Lowering Legal Limit to .05 BAC Would Save 538 Lives Each Year
The holiday season is also drunk driving season in Texas. Thanksgiving dinner, Christmas parties and football tailgating commonly inspire overindulgence. However, even if you drink responsibly, you may still be at increased risk of impaired driving. The law sets .08 percent blood alcohol content (BAC) as the per se limit of impairment, but you are in fact affected by alcohol at a much lower level.
Mark R. Rosekind is the nominee for the top National Highway Traffic Safety Administration (N.H.T.S.A.) position. He is a specialist in the effects that fatigue, circadian rhythms, drugs and alcohol have on human performance. In his current role at the National Transportation Safety Board (N.T.S.B.), Mr. Rosekind advocated for the reduction in the per se impairment limit to .05 percent BAC. He bases his recommendation on studies that demonstrate a sharply increased auto accident risk when a driver has a BAC below the current .08 legal limit. His proposal was met with strong opposition and has not been passed, but let’s consider the facts that support a .05 BAC limit.
Small Amount of Alcohol Affects Drivers
Many people judge
how much is safe to drink by the legal standards. Therefore, drivers
tend to believe they are OK as long as they remain below .08 percent
BAC. In reality, after only one drink, you are a danger on the road.
A study released by the N.T.S.B. shows that drivers’ experience:
- Divided attention at .01 percent
- Drowsiness at .02 percent
- Decreased vigilance at .04 percent
- Altered perceptions and visual functions at .05 percent
- Tracking difficulties at .06 percent
- Impaired cognitive tasks, psychomotor skills and choice reaction time at .07 percent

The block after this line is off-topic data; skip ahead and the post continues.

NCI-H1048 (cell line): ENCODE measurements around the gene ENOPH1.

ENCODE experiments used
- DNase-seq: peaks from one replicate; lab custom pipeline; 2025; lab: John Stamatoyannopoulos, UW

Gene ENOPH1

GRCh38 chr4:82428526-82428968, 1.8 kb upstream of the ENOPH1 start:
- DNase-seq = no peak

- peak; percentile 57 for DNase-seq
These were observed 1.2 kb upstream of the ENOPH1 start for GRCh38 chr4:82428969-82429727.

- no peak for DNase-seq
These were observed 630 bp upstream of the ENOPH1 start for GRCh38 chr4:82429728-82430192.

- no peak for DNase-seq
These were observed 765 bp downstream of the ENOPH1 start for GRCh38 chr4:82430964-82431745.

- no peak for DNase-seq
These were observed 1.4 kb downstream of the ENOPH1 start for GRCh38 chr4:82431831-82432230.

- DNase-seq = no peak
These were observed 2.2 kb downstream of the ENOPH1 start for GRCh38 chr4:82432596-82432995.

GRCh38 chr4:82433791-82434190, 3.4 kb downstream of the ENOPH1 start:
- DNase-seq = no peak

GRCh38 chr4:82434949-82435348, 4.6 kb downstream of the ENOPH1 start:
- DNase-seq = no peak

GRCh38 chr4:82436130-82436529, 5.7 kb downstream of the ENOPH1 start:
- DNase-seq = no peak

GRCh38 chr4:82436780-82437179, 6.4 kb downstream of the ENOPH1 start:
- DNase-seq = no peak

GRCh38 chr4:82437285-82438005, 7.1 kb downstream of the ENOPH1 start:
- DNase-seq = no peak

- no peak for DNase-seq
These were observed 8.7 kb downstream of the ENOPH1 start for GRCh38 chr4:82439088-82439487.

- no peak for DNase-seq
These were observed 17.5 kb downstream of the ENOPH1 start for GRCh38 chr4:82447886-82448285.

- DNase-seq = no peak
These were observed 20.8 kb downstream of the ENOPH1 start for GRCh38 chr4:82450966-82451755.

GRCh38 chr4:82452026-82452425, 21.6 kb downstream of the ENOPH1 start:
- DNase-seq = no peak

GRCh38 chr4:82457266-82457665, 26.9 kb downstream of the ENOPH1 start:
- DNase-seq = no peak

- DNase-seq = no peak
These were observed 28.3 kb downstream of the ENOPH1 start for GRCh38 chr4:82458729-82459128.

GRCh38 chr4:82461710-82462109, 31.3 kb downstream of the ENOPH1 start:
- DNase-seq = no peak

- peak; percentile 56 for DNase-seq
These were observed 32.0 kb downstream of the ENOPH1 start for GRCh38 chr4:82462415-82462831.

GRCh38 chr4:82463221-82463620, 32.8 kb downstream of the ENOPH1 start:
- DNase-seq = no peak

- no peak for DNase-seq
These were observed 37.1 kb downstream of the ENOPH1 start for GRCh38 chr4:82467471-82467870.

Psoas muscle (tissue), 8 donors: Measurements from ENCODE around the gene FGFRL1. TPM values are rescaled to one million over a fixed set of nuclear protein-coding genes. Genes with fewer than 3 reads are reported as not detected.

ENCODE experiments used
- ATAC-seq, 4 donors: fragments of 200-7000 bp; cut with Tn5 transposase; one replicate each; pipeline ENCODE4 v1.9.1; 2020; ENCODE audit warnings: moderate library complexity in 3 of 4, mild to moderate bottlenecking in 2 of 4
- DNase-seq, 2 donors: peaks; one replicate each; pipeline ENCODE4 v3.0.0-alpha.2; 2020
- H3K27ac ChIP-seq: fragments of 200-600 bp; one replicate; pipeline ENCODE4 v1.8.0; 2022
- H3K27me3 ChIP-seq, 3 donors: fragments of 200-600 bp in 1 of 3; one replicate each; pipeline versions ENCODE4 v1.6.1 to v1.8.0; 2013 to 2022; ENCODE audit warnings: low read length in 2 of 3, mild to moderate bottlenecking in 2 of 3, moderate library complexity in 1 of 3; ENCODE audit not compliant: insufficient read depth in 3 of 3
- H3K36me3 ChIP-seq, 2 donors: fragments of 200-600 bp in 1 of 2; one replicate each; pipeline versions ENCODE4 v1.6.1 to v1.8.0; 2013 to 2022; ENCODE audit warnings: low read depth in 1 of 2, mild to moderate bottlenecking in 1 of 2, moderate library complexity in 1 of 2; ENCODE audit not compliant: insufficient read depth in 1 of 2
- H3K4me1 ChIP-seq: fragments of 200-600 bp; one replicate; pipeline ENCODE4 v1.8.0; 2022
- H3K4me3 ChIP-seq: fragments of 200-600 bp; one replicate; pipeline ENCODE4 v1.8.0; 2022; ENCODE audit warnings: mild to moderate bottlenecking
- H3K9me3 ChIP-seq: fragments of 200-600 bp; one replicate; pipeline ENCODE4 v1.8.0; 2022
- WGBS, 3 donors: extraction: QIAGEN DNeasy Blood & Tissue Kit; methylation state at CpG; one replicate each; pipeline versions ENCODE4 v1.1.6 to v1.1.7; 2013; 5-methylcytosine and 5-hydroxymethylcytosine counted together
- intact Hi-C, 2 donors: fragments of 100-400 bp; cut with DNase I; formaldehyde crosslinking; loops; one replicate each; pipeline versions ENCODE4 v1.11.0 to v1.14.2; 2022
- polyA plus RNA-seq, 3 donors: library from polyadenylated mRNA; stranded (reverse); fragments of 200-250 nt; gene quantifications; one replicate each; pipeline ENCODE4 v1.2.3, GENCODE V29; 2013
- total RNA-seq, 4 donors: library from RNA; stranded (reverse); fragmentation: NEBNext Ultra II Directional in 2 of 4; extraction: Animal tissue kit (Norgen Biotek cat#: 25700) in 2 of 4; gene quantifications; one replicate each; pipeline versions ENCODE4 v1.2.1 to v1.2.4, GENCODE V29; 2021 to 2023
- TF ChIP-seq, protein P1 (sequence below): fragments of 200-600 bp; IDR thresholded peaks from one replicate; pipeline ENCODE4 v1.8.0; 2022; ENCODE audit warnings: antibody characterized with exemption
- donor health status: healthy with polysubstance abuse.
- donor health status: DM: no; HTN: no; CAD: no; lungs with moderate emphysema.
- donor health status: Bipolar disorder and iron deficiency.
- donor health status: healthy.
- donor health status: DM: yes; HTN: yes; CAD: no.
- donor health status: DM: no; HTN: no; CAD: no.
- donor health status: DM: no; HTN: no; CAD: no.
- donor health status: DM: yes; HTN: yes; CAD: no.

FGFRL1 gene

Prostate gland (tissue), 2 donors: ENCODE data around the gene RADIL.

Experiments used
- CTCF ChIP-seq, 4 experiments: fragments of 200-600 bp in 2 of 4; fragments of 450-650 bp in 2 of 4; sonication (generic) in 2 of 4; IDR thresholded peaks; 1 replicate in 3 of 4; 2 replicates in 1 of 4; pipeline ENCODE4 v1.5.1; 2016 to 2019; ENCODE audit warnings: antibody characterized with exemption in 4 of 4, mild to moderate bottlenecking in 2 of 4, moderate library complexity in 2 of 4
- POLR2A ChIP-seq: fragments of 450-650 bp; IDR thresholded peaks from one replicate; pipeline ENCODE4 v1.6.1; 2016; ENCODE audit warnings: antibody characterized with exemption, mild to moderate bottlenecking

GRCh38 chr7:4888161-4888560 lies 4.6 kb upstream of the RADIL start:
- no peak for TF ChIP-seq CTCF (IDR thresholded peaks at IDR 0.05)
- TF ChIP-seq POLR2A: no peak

- Compromised simple reaction time and critical flicker fusion at .10 percent
Reducing the BAC Legal Limit
Crash risks remain relatively flat from 0 BAC to .03 BAC. From .03 to .05 BAC, the risks of an auto accident increase slightly. Above .05
BAC, the risks increase at a much sharper angle.
When states — including Texas — dropped the per se
impairment level from .10 percent to .08 BAC, crashes, fatalities and
injuries decreased by five to 16 percent. This step led to the
prevention of an estimated 360 deaths per year. The N.T.S.B. study
concluded that further reducing the per se impairment level to .05 percent would prevent around 538 more deaths each year.
A surprising number of countries in South American, Central American,
Europe, Asia, Australia and Africa — basically everywhere but North
America — set the legal limit at .05 BAC. It’s time for the
United States to get with the program.
Berenson Law represents numerous victims of drunk driving accidents
in Dallas-Fort Worth. I hope that one day these accidents do not happen. If you were injured by a drunk driver, I can help you. Call my
office at 817-885-8000 or toll-free at 1-888-801-8585.